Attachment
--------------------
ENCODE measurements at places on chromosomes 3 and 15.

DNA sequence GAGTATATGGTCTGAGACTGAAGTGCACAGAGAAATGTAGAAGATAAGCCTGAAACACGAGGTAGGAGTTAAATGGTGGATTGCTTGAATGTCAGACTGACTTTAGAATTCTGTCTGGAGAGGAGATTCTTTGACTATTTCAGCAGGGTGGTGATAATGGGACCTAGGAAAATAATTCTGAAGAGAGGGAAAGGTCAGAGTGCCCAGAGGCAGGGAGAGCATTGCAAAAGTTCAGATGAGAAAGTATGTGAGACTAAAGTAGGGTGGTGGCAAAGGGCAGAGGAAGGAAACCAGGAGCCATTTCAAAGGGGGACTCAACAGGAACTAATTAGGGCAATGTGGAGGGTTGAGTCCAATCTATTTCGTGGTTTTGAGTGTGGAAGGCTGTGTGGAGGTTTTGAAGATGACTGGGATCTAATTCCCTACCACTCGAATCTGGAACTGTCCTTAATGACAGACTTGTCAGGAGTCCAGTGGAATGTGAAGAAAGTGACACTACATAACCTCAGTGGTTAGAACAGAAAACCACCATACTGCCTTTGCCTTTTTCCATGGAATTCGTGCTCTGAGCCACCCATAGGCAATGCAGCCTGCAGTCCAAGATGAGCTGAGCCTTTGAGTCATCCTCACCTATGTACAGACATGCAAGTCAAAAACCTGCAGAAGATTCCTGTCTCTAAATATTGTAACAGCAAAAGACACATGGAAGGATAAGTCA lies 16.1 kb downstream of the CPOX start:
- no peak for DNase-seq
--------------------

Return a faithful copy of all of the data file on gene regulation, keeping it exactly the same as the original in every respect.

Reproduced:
ENCODE measurements at places on chromosomes 3 and 15.

DNA sequence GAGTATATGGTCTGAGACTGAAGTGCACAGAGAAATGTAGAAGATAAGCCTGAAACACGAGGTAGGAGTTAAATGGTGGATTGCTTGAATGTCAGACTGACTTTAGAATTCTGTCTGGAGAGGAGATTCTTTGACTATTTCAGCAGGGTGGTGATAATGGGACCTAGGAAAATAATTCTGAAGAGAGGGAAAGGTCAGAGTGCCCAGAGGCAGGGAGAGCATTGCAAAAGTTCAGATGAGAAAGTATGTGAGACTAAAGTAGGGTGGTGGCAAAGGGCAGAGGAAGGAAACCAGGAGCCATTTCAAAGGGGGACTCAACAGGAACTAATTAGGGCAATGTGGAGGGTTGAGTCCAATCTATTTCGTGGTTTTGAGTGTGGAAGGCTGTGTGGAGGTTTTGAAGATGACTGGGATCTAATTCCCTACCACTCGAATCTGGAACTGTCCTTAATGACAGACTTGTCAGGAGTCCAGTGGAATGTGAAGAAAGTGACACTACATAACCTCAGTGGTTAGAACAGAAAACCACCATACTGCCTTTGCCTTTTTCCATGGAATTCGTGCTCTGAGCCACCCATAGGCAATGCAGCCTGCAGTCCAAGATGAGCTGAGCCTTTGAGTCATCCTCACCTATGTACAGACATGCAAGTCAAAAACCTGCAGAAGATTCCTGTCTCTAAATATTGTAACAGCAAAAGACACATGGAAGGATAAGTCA lies 16.1 kb downstream of the CPOX start:
- no peak for DNase-seq